B.S. Science and Psychology, Univ Notre Dame,
M.A. Psychology, CSU - Fullerton,
M.A. Clinical Psychology, USC,
Ph.D. Clinical Psychology, USC,
Clinical Psychology Intern, UCSD School of Medicine- Department of Psychiatry, 2004-2005
Summary Statement of Research Interests
My research is focused on understanding how children and adolescents face and overcome adversity, particularly within the context of family and peer relationships. I am especially interested in what makes children and their families fare better or worse in the face of various, often typical, stressors. As such, my work addresses the role of family factors in combination with individual characteristics that may exacerbate or protect youth from negative developmental outcomes as well as promote positive developmental trajectories. Influenced by family systems and spillover theories, I investigate family members’ mutual influence on one another, and the reciprocal nature of everyday family processes. I employ novel methodologies such as daily diaries and direct observations of family interactions to understand day-to-day and moment-by-moment processes in the family – e.g., repeated, immediate family interactions – that may support or undermine long-term psychological health and well-being.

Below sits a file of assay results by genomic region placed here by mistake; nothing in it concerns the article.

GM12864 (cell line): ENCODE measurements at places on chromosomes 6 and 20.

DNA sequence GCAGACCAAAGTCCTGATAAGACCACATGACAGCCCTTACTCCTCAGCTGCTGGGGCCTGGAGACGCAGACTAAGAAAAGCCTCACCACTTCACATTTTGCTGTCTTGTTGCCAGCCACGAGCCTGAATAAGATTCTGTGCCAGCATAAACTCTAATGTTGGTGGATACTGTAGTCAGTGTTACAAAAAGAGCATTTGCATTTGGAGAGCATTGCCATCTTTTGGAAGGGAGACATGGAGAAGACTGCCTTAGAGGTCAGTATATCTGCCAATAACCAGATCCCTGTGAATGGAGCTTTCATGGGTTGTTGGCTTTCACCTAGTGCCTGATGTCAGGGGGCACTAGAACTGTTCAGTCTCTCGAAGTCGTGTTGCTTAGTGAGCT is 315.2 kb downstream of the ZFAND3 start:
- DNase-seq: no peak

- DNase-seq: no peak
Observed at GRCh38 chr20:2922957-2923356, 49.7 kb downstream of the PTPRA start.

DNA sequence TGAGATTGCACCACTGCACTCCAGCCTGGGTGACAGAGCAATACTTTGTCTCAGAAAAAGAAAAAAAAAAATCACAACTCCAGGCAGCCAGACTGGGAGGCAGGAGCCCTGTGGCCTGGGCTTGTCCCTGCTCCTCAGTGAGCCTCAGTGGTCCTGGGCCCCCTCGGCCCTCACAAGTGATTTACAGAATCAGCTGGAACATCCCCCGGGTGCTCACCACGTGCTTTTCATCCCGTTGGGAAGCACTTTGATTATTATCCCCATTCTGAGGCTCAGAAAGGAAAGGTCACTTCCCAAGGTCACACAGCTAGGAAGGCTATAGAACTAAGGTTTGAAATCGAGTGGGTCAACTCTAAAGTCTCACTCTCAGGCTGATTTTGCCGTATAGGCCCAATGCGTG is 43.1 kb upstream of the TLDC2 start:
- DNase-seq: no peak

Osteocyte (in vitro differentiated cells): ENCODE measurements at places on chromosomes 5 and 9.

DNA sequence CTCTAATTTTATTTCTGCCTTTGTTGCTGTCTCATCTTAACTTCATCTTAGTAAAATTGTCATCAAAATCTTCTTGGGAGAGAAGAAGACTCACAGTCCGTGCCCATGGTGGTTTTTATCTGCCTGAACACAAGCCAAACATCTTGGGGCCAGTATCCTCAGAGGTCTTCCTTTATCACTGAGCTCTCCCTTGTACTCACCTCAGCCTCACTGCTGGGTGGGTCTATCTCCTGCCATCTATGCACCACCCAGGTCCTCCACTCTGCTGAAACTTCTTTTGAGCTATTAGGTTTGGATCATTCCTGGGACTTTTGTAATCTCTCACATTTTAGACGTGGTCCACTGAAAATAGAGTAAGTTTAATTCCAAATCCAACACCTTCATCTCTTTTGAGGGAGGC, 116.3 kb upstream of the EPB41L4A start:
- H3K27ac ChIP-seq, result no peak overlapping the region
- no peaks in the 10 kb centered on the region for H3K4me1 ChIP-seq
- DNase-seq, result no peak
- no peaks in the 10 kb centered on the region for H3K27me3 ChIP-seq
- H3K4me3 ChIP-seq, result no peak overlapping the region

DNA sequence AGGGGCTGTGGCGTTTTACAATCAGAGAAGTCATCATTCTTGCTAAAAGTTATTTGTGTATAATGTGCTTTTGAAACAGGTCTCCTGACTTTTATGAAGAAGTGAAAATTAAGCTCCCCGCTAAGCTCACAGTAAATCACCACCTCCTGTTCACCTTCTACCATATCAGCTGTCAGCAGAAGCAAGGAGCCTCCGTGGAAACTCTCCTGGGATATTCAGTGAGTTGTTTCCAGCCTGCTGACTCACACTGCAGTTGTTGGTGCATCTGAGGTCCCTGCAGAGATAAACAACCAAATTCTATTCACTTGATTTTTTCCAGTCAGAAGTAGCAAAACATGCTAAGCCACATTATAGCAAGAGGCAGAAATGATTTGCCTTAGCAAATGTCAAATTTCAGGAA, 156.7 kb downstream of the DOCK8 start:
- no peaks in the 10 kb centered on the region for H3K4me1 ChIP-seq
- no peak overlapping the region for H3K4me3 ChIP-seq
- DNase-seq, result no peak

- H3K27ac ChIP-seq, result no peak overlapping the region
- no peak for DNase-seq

My research has examined daily fluctuations in marital conflict as they relate to children's daily mood and the impact of family violence history on observed patterns of marital and parent-child interactions. I am also interested in the connection between family violence and youths' conflict and aggression in their own romantic relationships. Before coming to USC, I worked on the Fullerton Longitudinal Study where I examined the roles of child temperament and family conflict in predicting youth psychopathology.